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Creative cocktails and cuisine collide at Service Bar and Watershed

Creative cocktails and cuisine collide at Service Bar and Watershed

Melinda Green

You can’t talk about cutting-edge, creative dining experiences in Columbus without paying homage to the OGs of local innovation, Middle West Spirits and Watershed Distillery.

These two distilleries, through their dining and beverage programs, have set the standards that other kitchens and chefs aspire to, with attention to detail and creative flair that are hard to match.

Watershed took immediate advantage of the 2017 state legislation that allows distilleries to serve liquor, opening not only a world-class bar but also a world-class kitchen, both focused on the “watershed” concept of a community gathering place. Owner Greg Lehman strives to push customers just outside their comfort zone, so they leave learning something, but not scratching their heads in confusion.

Lehman credits the kitchen’s success partly to his own prior lack of experience in the restaurant industry. He was able to bring in a standout chef de cuisine, Jack Moore, and just “let him do his thing.”

Photos: Brian Kaiser

“We had no idea what was on the menu until just before opening day,” Lehman laughs. “[Moore] can be as creative as he wants to be.”

“We’re proud to put our thumbprint on the city’s dining scene,” Moore said. “The challenge is staying focused and standing our ground.”

“Columbus has a huge corporate testing ground and quick-dining scene that are widely supported,” Moore continued. “We have to do a lot to stay in the forefront of the customers’ minds.”

Watershed prints its dining menus daily, responding to new ideas and ingredients. Their brussels sprouts have become a staple and the stuff of local legend, though. “Years ago, brussels sprouts weren’t a common thing — and now, if we took them off the menu, I think there would be an uproar,” Moore said.

Never content to offer the usual six or seven seasonal cocktails, the bar offers nearly two dozen, every one of which has at least one unique twist. They take risks on ingredients like chamomile-and-rose-infused gin, pistachio liqueur, and matcha that, individually, may not sound all that tempting, but combined, create a sublimely delicious experience.

The cocktail menu booklets themselves are somewhat of collectors’ items, cleverly themed and illustrated each season. This winter’s theme is, to sum it up, cocktails “for the weather you have and the weather you want.”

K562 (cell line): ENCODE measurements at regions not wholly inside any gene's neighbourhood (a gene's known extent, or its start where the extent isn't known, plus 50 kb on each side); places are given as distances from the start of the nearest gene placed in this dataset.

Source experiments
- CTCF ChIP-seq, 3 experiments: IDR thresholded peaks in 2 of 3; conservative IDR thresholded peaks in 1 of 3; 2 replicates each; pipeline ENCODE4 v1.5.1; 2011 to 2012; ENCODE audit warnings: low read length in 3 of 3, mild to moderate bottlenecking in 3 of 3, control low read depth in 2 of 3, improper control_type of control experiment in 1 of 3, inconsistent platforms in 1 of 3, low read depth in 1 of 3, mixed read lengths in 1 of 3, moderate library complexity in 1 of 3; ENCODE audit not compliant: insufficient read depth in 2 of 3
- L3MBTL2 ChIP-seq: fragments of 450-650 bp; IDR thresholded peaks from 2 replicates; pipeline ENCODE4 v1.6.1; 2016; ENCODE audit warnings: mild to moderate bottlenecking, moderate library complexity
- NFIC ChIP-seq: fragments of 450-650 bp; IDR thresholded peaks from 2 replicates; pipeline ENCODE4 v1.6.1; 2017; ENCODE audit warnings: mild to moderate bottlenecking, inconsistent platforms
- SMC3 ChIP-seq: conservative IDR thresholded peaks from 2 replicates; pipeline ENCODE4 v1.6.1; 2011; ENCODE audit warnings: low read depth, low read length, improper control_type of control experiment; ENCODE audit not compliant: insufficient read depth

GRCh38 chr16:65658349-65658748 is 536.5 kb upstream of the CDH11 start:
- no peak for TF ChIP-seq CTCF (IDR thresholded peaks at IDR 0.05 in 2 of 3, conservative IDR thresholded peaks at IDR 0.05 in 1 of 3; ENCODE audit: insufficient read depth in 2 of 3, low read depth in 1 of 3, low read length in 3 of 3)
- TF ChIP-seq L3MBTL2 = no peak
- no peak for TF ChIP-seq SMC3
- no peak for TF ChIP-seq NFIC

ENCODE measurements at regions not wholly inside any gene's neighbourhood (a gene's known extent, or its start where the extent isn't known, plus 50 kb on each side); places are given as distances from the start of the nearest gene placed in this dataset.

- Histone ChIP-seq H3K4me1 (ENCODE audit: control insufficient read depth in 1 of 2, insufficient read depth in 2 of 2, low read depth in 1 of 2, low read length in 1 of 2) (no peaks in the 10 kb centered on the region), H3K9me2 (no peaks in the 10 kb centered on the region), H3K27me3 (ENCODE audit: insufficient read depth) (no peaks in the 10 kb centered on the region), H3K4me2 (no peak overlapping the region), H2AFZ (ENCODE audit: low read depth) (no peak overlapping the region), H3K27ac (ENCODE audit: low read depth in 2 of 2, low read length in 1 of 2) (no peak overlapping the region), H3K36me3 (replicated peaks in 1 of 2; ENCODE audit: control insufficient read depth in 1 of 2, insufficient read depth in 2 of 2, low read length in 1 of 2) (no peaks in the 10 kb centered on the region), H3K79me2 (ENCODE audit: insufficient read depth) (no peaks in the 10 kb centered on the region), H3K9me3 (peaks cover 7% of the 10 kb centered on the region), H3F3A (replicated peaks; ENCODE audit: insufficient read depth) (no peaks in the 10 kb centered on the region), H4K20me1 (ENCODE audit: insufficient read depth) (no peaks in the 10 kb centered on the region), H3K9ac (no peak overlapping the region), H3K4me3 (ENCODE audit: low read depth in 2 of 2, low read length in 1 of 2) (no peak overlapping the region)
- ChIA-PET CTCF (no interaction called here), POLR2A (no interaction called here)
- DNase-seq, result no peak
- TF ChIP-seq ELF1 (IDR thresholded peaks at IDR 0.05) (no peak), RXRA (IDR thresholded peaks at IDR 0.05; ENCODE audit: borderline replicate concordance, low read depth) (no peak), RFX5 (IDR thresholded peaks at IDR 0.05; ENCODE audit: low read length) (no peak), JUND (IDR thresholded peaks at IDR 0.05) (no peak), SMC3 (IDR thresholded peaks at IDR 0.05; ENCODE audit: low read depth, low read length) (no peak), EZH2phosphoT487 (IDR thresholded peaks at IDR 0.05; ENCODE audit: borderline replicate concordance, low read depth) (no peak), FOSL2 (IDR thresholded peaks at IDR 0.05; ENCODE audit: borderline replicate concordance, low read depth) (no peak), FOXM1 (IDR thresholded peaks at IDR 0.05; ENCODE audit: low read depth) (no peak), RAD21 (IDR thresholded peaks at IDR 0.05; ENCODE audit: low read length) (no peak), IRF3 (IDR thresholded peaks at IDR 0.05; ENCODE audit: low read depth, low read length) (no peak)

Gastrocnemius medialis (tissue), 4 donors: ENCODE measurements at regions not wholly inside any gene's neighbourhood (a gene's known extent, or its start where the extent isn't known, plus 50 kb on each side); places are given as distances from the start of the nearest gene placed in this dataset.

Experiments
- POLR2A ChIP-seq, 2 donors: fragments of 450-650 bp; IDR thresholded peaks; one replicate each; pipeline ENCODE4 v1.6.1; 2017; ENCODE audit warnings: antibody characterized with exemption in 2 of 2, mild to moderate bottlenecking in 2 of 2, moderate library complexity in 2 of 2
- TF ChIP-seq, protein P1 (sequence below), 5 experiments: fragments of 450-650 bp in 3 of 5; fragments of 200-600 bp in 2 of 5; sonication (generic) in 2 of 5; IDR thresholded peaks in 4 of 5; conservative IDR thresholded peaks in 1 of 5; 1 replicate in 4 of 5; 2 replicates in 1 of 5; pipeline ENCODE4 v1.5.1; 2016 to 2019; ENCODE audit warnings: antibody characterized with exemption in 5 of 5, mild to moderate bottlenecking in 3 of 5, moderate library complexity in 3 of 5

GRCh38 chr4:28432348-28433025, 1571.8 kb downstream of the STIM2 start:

Despite being a distillery, Watershed also has stepped to the forefront of the zero-proof movement in the past couple of years, crafting nonalcoholic drinks that are every bit as creative and inspired as its spirits.


Middle West Spirits also opened its kitchen, Service Bar, in 2017. “The word ‘service,’ it refers to doing everything,” Executive Chef Avishar Barua said. “And the only way we could do that was to break the wall between front of house and back of house.”

Service Bar’s approach to food runs the gamut, from elevated fast food to distinctive variations on Bangladeshi family recipes to outright creative risks. The Cheesy Brisket Crunch, a Taco-Bell-gordita-gone-gourmet with near-impossibly tender brisket, has become somewhat of a local staple among foodies.

And if you’re vegetarian or gluten-free, Service Bar has creative, inspired menu options that won’t make you feel like you’re relegated to the kids’ table, or sitting in your grandmother’s kitchen with boiling water and pats of butter.

But, I mean, what do you expect from a kitchen that takes three days to prep its French fries and has a secret weekly menu available only for Instagram followers?

As for their cocktail menu, “The classics have been done everywhere already,” Beverage Director Kyle Nelson said. “I don’t go too much out of left field; I like to keep our menu accessible, with creative ingredients or garnishes. Having a distillery behind us is a big help, and using our own spirits gives us flavor profiles that you can’t get with national brands.”

The feeling of Midwest hospitality, even among the team, is critical to Service Bar’s success. “In New York, in a lot of places, I would spend $500 or $600 on a meal and leave feeling like I was there to impress them,” Barua recalled. “We want to give people a memory, a great experience.”

“One of the harder things that no one thinks much about is, we try to treat our own staff very well,” he continues. “If things are going on in their lives, if they need time for something, we let them handle it and we figure it out. Empowering them to make decisions impacts the customer experience. And if we invest in our people, when they move on, it increases that mindset across the industry.”

Although these two brands may not view themselves as leaders, and continually strive to balance creativity and accessibility, there’s no doubt that they are standard bearers in the local dining scene, lighting the way for richer, more personalized dining experiences in Central Ohio

Service Bar is located at 1230 Courtland Ave. Watershed is located at 1145 Chesapeake Ave.


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